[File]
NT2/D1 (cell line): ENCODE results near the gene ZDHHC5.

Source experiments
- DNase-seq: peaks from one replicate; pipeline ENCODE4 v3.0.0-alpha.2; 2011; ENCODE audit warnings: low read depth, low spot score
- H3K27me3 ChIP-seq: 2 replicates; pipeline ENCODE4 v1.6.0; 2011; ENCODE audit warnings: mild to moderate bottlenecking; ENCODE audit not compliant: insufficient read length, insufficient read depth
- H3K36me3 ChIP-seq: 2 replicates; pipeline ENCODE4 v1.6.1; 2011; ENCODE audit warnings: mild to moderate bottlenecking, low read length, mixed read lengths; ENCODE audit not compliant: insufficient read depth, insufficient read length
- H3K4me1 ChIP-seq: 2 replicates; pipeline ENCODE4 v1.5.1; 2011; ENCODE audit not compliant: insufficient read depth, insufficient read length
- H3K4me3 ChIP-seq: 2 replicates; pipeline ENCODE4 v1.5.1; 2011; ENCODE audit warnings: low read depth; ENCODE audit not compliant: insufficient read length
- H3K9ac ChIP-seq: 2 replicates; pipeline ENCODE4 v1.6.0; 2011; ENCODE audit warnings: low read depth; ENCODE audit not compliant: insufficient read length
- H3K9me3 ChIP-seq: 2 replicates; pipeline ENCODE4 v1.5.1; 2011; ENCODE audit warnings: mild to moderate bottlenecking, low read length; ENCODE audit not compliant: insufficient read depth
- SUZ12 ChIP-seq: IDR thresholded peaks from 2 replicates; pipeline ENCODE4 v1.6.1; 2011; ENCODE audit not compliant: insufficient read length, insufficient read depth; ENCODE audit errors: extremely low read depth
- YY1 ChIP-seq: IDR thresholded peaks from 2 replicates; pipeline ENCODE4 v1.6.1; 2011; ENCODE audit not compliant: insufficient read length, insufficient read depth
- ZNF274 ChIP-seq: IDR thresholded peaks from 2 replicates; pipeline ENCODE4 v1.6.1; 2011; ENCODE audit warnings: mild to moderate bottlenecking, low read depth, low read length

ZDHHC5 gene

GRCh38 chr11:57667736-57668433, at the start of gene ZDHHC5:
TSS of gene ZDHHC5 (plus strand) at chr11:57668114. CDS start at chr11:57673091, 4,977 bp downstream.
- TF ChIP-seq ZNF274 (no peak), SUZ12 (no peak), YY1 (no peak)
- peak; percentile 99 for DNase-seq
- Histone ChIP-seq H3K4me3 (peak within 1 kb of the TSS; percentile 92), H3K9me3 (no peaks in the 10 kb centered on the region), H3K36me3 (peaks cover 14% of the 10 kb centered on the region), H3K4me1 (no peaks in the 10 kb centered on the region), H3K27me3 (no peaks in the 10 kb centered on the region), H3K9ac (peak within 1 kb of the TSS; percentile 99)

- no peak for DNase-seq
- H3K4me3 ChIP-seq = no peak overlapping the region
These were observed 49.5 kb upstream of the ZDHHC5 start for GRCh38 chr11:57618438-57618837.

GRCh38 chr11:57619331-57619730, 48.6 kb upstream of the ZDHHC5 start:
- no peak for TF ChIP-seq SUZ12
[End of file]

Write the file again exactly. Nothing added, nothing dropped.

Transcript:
NT2/D1 (cell line): ENCODE results near the gene ZDHHC5.

Source experiments
- DNase-seq: peaks from one replicate; pipeline ENCODE4 v3.0.0-alpha.2; 2011; ENCODE audit warnings: low read depth, low spot score
- H3K27me3 ChIP-seq: 2 replicates; pipeline ENCODE4 v1.6.0; 2011; ENCODE audit warnings: mild to moderate bottlenecking; ENCODE audit not compliant: insufficient read length, insufficient read depth
- H3K36me3 ChIP-seq: 2 replicates; pipeline ENCODE4 v1.6.1; 2011; ENCODE audit warnings: mild to moderate bottlenecking, low read length, mixed read lengths; ENCODE audit not compliant: insufficient read depth, insufficient read length
- H3K4me1 ChIP-seq: 2 replicates; pipeline ENCODE4 v1.5.1; 2011; ENCODE audit not compliant: insufficient read depth, insufficient read length
- H3K4me3 ChIP-seq: 2 replicates; pipeline ENCODE4 v1.5.1; 2011; ENCODE audit warnings: low read depth; ENCODE audit not compliant: insufficient read length
- H3K9ac ChIP-seq: 2 replicates; pipeline ENCODE4 v1.6.0; 2011; ENCODE audit warnings: low read depth; ENCODE audit not compliant: insufficient read length
- H3K9me3 ChIP-seq: 2 replicates; pipeline ENCODE4 v1.5.1; 2011; ENCODE audit warnings: mild to moderate bottlenecking, low read length; ENCODE audit not compliant: insufficient read depth
- SUZ12 ChIP-seq: IDR thresholded peaks from 2 replicates; pipeline ENCODE4 v1.6.1; 2011; ENCODE audit not compliant: insufficient read length, insufficient read depth; ENCODE audit errors: extremely low read depth
- YY1 ChIP-seq: IDR thresholded peaks from 2 replicates; pipeline ENCODE4 v1.6.1; 2011; ENCODE audit not compliant: insufficient read length, insufficient read depth
- ZNF274 ChIP-seq: IDR thresholded peaks from 2 replicates; pipeline ENCODE4 v1.6.1; 2011; ENCODE audit warnings: mild to moderate bottlenecking, low read depth, low read length

ZDHHC5 gene

GRCh38 chr11:57667736-57668433, at the start of gene ZDHHC5:
TSS of gene ZDHHC5 (plus strand) at chr11:57668114. CDS start at chr11:57673091, 4,977 bp downstream.
- TF ChIP-seq ZNF274 (no peak), SUZ12 (no peak), YY1 (no peak)
- peak; percentile 99 for DNase-seq
- Histone ChIP-seq H3K4me3 (peak within 1 kb of the TSS; percentile 92), H3K9me3 (no peaks in the 10 kb centered on the region), H3K36me3 (peaks cover 14% of the 10 kb centered on the region), H3K4me1 (no peaks in the 10 kb centered on the region), H3K27me3 (no peaks in the 10 kb centered on the region), H3K9ac (peak within 1 kb of the TSS; percentile 99)

- no peak for DNase-seq
- H3K4me3 ChIP-seq = no peak overlapping the region
These were observed 49.5 kb upstream of the ZDHHC5 start for GRCh38 chr11:57618438-57618837.

GRCh38 chr11:57619331-57619730, 48.6 kb upstream of the ZDHHC5 start:
- no peak for TF ChIP-seq SUZ12